"The lawyers who filed this motion should be ashamed of themselves for attempting to obtain a windfall," said attorney Sanford Rubenstein, who represents five victims. "Instead of focusing all the energies of the lawyers on behalf of the clients they represent, there will now be a fee dispute."

    Another lawyer involved in the litigation said the demand is a "black eye" on the legal profession.

    The city had tried to use an 1851 maritime law to cap total damages at $14.4 million, the value of the ferry's hull.

    The city is appealing Korman's decision not to put a cap on damages.

    The firm Weisman & Calderon doesn't intend to fork over a penny of the $9 million settlement it negotiated for Tina Evans, who lost both legs in the accident.

    "Your reluctance to share your good fortune is disappointing," Bisignano responded, according to court papers.
    Do any of them spend 400 bucks for a haircut like a certain someone trying to run for president?

  3. #3
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    Quote Originally Posted by Neil Diamond
    Do any of them spend 400 bucks for a haircut like a certain someone trying to run for president?
    If they win, then they will be able to splurge for a $4,000 haircut as they sell their soul to the devil. There is no justice involved here, it is purely about money, no matter how the law firms may try to spin it.

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    Quote Originally Posted by HDCentStOhio
    If they win, then they will be able to splurge for a $4,000 haircut as they sell their soul to the devil. There is no justice involved here, it is purely about money, no matter how the law firms may try to spin it.
    Is that an implication of dishonesty??!?! no way!

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    Quote Originally Posted by HDCentStOhio
    This article shows what the true motivation of the plaintiff bar is- the almighty dollar...

    Isn't that how capitalism works? Why do many people become lawyers? To make money? Would the system be better if we had government supplied lawyers for everybody?

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    "Your reluctance to share your good fortune is disappointing," Bisignano responded, according to court papers.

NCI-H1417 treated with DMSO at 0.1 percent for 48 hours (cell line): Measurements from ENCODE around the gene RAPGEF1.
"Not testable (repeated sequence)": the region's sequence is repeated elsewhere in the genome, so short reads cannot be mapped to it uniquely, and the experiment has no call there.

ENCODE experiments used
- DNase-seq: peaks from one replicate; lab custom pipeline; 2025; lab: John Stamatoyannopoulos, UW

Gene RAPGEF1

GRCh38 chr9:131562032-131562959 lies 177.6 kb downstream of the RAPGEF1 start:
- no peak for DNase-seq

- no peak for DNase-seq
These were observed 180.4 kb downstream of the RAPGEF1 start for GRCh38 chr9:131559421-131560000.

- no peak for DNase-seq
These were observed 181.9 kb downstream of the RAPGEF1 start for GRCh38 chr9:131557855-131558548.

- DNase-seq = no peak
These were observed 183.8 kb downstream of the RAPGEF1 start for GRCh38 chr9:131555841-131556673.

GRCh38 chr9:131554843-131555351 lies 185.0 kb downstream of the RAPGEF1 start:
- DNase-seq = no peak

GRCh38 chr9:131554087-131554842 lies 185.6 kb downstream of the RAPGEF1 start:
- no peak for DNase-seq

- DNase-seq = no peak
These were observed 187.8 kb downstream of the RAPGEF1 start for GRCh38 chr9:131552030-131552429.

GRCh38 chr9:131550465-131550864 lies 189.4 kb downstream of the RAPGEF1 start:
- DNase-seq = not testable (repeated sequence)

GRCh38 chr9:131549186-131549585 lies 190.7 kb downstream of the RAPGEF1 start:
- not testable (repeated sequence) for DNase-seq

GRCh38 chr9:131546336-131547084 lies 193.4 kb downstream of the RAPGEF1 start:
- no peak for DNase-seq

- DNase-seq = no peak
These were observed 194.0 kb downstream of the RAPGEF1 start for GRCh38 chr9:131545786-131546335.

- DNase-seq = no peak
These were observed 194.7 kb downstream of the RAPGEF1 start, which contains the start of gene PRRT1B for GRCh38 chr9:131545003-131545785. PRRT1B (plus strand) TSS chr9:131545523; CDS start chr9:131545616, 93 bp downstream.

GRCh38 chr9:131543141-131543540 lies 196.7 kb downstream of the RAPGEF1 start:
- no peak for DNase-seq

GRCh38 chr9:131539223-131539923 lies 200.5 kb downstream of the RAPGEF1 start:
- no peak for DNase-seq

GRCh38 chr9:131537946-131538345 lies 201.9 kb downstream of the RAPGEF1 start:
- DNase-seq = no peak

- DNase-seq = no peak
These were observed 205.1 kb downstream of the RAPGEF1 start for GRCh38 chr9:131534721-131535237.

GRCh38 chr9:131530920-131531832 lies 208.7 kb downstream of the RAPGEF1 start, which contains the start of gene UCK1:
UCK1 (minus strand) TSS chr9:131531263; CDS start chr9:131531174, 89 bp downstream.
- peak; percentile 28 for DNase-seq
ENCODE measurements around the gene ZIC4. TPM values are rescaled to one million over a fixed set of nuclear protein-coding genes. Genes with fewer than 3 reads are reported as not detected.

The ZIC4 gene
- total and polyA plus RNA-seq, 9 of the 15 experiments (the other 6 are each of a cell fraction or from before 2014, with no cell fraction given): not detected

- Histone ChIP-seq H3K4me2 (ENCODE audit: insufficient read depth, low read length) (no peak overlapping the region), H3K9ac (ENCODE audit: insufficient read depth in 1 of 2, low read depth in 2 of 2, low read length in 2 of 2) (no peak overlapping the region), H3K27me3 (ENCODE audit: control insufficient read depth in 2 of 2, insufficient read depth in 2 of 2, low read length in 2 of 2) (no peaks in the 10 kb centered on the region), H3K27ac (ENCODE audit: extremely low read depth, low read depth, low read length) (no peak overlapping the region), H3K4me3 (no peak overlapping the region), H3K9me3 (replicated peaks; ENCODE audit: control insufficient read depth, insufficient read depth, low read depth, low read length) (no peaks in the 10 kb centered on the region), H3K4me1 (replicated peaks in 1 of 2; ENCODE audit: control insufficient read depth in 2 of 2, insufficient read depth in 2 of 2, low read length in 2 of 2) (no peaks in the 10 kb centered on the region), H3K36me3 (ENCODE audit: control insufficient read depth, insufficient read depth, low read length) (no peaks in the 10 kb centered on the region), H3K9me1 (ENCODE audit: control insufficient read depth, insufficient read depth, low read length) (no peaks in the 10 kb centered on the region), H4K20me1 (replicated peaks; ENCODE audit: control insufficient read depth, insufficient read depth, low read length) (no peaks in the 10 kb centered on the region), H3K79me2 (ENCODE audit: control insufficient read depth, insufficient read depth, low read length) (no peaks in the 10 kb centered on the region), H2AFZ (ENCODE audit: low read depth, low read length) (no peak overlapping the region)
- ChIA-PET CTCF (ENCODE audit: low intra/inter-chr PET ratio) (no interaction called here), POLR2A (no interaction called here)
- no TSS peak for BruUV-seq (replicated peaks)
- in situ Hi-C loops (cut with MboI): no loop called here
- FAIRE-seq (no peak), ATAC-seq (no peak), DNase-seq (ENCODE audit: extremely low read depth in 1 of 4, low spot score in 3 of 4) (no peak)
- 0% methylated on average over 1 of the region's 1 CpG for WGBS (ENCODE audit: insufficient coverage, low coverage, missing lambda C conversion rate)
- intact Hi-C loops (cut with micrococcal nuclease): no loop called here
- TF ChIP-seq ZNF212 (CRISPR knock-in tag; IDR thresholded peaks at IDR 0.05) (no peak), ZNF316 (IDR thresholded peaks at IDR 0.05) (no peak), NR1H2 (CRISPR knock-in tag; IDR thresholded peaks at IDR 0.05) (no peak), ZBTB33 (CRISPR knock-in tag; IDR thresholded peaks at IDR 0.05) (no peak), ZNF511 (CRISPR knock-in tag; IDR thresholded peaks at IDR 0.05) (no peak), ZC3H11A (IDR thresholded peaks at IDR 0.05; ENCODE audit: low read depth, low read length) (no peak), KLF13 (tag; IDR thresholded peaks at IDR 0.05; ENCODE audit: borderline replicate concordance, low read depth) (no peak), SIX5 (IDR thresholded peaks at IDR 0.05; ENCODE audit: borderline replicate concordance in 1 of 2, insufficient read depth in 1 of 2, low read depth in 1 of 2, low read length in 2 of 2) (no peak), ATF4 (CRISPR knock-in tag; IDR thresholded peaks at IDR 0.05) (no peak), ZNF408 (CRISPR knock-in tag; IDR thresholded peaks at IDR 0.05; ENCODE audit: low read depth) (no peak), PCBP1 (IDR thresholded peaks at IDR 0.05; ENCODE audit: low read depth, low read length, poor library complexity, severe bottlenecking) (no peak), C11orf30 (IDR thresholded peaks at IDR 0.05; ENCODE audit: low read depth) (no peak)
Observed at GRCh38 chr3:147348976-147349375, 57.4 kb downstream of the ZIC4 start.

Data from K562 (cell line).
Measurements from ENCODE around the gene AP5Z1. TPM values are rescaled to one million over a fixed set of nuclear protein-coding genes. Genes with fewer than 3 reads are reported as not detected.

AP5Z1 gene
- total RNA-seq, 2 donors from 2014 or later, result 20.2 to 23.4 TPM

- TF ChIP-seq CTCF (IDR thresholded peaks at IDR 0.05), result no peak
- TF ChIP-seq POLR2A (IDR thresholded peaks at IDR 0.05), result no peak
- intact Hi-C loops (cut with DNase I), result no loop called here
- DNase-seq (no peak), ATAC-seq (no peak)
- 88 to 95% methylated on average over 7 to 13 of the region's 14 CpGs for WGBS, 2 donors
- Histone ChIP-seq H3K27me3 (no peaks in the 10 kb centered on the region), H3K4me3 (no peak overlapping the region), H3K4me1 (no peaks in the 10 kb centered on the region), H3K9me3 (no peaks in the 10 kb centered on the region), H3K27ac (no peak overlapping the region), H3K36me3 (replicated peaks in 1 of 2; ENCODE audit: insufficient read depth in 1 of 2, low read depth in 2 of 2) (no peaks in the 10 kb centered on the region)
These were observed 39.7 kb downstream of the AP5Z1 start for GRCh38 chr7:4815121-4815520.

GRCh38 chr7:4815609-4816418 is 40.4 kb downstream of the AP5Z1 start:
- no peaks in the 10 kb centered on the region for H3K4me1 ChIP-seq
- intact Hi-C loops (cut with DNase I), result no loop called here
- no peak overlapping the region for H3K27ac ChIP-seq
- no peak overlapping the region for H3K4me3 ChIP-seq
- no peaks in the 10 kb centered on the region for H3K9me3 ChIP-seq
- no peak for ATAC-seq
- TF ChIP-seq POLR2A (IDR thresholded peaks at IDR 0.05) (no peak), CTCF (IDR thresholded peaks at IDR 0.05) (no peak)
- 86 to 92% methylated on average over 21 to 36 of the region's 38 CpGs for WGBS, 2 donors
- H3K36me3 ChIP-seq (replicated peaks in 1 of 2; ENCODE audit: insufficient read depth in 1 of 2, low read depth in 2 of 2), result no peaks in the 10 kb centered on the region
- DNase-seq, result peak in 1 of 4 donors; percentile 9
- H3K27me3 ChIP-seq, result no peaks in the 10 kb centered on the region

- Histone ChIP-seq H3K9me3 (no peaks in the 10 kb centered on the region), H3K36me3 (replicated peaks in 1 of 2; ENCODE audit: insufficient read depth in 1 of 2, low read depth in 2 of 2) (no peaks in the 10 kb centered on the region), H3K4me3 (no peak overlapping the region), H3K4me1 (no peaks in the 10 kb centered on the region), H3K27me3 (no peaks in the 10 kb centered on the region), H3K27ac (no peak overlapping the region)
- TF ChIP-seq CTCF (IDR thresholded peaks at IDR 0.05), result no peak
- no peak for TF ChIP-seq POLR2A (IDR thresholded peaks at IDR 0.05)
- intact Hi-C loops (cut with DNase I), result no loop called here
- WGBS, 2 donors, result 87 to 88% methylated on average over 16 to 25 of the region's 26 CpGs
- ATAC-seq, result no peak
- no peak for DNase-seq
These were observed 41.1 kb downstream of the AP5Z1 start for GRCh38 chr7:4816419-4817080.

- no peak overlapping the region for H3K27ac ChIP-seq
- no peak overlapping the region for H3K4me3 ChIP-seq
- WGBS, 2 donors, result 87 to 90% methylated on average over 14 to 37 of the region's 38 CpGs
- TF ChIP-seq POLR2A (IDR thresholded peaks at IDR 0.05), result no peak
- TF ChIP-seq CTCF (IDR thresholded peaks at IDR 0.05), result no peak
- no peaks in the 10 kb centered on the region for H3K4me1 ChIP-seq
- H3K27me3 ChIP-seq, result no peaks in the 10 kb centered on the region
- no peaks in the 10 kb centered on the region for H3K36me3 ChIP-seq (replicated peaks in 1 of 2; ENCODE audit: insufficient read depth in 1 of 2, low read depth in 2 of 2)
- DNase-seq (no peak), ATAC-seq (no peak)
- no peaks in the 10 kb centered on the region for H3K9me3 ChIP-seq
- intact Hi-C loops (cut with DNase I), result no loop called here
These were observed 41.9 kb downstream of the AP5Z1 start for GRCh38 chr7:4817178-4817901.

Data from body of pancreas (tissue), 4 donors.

Wow. Share your "good fortune."

    My response: You can have a piece of my client's $9 million settlement. But you have to give up your legs, like she did, to get a piece of this "good fortune."

    Scumbag.

  7. #7
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    Quote Originally Posted by PlumberKhan
    Isn't that how capitalism works? Why do many people become lawyers? To make money? Would the system be better if we had government supplied lawyers for everybody?

    Sure it is, but for someone who is supposed to attempt to adehere to a theoretically ethical judicial system, should he be so blatant in his pursuit of the almighty dollar?

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    Quote Originally Posted by Neil Diamond
    ethical judicial system



    What ethical judicial system? Where?

    You mean the same ethical judicial system whose highest court ruled that the government is allowed to seize private citizens property to sell to another private developer in order to increase tax profits?

  9. #9
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    Quote Originally Posted by PlumberKhan


    What ethical judicial system? Where?

    You mean the same ethical judicial system whose highest court ruled that the government is allowed to seize private citizens property to sell to another private developer in order to increase tax profits?
    In theory.